Four members of the 13-member Labor's parliamentary faction have followed defense minister Ehud Barak in resigning and setting up a new party called Atzmaut (Independence.) They are Shalom Simhon, Einat Wilf, Matan Vilnai and Urit Noked. Thre Labor cabinet ministers, Yaacov Herzog, Binyamin Ben Eliezer and Avishai Braverman resigned from the cabinet. Barak stays on as defense minister in the coalition cabinet headed by Binyamin Netanyahu.
Barak introduced the new party Monday, Jan. 17, as "centrist, Zionist and democratic." The country faces hard political, security and social tests, "with which we are ready to cope." Our first priority will be the state, then the party and only finally, us. "We call on those who believe in our cause to join us."
By splitting the party, Labor's chairman preempted threats by some of its leading members to take the party out of the coalition on the grounds of lack of progress in peacemaking. For many months, it has been fragmented by squabbles and deep divisions between pro-government and pro-left factions. The defense minister said the time had come to resolve the anomaly of two Labor parties at war.
debkafile's political sources report that Barak acted in lockstep with the prime minister, the leader of Likud, which is Labor's traditional rival. The two have run the government in close harness. His step recalls the action of Moshe Dayan in 1979, who resigned from Labor to take up Likud Prime Minister Menahem Begin's offer of the foreign ministry to promote peace with Egypt.
Barak chose a more recent analogy: former prime minster Ariel Sharon's 2005 breakaway from Likud to found Kadima, which currently heads the opposition to the incumbent government. However, the impact of his action is quite the reverse of Sharon's. By splitting Labor, Barak has strengthened the Likud-led administration, which can now hope to complete its term in two years' time after dropping Barak's adversaries within the cabinet, Binyamin Ben-Eliezer, Yitzhak Herzog and Yehoshua Braverman.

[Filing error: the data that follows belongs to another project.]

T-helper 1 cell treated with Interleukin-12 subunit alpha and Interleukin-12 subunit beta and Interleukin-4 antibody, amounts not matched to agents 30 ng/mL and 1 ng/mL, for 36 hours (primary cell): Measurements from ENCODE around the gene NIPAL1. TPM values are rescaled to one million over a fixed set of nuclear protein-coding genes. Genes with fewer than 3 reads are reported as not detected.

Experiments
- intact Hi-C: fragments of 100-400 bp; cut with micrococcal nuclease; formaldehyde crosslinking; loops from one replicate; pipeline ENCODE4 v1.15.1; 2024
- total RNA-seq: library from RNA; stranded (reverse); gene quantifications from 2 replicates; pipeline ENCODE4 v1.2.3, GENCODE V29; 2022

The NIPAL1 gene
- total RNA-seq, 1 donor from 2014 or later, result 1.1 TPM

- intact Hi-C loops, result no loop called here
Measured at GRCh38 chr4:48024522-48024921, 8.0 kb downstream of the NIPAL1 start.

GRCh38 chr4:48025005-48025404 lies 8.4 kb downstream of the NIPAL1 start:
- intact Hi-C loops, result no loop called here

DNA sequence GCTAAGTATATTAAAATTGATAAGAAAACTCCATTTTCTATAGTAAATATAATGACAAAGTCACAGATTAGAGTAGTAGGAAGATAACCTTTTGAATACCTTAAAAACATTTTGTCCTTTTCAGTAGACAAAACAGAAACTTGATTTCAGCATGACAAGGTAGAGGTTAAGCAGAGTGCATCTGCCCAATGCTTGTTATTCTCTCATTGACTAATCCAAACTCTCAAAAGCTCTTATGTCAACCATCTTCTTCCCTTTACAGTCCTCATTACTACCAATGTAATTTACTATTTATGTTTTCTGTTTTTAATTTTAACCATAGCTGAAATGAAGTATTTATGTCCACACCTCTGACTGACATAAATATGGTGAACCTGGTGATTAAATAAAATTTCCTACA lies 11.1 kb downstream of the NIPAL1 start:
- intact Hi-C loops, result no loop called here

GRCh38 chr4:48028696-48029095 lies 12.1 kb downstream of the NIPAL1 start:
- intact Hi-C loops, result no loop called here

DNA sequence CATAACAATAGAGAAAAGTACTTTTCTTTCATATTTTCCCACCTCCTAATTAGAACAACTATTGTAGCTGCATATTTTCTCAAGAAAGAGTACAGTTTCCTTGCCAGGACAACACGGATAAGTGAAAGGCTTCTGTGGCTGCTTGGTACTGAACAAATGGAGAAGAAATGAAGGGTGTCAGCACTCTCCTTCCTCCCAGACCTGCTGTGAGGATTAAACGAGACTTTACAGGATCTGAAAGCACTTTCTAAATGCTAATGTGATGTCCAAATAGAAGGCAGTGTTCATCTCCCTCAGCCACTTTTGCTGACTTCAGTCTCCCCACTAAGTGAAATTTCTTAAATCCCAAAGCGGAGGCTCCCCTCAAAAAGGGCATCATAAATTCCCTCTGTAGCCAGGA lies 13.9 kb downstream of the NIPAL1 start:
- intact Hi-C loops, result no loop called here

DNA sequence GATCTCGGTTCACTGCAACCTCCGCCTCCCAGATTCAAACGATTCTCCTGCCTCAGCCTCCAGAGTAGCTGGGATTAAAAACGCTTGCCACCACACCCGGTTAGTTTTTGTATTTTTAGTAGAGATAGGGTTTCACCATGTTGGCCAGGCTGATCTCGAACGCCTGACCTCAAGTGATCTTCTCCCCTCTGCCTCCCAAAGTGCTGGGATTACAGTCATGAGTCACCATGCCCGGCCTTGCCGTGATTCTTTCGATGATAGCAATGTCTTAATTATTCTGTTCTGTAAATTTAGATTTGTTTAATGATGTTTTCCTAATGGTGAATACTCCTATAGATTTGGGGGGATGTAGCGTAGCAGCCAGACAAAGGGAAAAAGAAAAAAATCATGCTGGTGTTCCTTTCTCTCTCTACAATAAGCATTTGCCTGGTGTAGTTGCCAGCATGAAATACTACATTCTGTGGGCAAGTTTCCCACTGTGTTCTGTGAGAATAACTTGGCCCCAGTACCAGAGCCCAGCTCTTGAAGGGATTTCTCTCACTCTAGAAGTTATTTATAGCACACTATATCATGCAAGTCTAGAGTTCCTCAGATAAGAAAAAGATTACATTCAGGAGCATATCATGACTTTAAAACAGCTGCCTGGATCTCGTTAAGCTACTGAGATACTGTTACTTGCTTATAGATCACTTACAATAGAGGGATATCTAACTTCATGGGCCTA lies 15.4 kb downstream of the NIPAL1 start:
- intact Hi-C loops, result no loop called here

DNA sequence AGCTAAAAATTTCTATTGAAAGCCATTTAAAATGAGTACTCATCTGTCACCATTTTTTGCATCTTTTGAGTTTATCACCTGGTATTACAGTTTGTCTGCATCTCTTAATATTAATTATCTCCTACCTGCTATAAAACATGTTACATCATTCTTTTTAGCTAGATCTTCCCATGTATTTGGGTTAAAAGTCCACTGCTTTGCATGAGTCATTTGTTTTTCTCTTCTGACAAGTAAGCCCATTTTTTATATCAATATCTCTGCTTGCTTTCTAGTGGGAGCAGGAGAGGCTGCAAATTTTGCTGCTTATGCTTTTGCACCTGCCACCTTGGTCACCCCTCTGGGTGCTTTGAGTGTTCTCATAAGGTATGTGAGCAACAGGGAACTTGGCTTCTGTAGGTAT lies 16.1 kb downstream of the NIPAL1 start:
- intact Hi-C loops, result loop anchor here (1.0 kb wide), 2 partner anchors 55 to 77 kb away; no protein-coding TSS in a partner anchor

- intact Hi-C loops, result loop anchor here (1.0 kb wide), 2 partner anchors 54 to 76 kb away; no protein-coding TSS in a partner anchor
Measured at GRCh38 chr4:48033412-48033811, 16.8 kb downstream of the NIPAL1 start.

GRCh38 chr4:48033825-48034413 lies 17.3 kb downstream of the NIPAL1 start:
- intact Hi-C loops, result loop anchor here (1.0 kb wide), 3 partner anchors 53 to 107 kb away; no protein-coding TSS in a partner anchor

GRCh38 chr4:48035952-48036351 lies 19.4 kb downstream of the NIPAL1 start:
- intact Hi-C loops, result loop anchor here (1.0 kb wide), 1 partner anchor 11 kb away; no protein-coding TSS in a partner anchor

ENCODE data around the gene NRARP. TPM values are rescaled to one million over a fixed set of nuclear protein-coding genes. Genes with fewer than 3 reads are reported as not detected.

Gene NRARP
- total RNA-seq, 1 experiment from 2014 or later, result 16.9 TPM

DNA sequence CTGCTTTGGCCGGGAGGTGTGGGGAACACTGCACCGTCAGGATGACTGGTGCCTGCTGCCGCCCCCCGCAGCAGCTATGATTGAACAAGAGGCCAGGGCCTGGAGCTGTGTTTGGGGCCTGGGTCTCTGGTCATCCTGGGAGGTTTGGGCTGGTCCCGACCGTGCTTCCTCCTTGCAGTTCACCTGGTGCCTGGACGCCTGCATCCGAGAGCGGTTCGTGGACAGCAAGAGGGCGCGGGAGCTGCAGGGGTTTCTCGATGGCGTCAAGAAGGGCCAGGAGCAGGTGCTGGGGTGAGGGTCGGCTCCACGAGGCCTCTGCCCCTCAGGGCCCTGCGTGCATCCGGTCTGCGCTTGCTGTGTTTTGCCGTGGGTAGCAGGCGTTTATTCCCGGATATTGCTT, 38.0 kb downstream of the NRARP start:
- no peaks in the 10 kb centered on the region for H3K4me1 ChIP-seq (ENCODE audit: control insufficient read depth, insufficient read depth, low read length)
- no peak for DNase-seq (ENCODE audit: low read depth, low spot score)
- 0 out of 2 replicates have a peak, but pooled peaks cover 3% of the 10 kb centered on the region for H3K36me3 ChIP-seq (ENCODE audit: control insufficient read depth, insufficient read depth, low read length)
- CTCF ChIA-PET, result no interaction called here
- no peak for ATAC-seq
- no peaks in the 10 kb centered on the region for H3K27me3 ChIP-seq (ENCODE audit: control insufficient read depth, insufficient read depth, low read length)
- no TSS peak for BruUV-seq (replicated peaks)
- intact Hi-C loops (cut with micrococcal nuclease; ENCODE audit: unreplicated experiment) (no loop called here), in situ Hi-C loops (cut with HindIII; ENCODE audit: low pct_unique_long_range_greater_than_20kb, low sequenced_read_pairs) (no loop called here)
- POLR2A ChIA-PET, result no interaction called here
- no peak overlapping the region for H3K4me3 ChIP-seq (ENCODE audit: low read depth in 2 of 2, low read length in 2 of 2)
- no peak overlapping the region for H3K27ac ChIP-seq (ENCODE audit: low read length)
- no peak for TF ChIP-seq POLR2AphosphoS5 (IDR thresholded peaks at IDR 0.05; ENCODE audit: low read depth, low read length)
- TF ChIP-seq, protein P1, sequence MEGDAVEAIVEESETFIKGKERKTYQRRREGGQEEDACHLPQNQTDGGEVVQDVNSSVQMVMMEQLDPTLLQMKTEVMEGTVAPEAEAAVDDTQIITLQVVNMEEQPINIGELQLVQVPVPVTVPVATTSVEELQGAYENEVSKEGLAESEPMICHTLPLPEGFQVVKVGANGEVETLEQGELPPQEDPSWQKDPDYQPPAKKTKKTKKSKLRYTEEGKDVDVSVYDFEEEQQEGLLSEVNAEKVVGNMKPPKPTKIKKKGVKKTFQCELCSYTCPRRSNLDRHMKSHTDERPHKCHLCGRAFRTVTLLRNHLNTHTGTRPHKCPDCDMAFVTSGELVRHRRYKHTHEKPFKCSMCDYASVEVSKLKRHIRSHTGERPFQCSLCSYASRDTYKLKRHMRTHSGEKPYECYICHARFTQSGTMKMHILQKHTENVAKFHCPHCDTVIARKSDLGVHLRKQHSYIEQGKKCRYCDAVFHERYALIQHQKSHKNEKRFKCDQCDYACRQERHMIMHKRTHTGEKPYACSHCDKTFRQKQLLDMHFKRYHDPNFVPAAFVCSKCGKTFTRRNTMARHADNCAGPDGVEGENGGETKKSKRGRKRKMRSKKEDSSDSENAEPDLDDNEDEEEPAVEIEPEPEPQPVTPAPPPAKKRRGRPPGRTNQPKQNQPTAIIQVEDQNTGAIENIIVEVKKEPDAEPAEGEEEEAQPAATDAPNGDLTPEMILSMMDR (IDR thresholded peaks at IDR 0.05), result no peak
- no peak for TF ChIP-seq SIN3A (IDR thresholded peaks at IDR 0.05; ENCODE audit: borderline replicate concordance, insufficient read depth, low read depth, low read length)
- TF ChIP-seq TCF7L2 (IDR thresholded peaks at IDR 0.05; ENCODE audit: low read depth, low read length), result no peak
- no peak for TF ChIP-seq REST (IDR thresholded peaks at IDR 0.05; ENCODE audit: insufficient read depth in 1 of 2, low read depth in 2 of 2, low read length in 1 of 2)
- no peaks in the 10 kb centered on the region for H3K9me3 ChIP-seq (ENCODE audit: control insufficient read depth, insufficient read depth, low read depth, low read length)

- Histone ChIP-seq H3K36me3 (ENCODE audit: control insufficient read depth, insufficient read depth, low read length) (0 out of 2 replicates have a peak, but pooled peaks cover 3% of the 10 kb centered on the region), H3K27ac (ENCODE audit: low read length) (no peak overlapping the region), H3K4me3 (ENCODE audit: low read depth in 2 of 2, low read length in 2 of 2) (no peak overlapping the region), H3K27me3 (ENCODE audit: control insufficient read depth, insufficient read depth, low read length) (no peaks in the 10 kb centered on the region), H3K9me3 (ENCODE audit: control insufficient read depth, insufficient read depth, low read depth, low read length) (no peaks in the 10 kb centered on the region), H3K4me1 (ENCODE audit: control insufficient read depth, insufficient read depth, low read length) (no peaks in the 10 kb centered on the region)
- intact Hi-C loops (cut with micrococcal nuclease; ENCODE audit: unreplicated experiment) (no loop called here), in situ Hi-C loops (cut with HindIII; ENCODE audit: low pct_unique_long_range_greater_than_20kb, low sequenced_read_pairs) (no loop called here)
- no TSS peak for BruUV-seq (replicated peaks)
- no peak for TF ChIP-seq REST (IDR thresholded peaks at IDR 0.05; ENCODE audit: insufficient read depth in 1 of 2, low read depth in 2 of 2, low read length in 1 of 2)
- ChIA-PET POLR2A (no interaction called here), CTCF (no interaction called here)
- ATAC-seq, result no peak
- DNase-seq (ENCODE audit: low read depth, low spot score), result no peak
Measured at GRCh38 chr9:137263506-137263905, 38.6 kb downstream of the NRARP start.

Most of all, it puts an end to barrage of demands for an early election spearheaded in recent weeks by Kadima's Tzipi Livni and Haim Ramon along with left-wing factions, including elements of Labor.
While the government's opponents poured their ire on the foreign minister Avigdor Lieberman as the government's right-wing marker and the over-privileged ultra-religious groups, Netanyahu and Barak planned the formation of a strong centrist bloc to stabilize the government coalition.
Lieberman is likely to throw his support behind this bloc leaving the right-wing fringes of his Israel Beteinu with the option of peeling off and joining likeminded factions. The powerful religious and ultra-religious ministers are expected by and large to stay put.
Barak and Netanyahu hope that by reshuffling the national political scene, they will eventually split Kadima by attracting the centrist elements who are already unhappy about Livni's growing tendency to slip towards the left.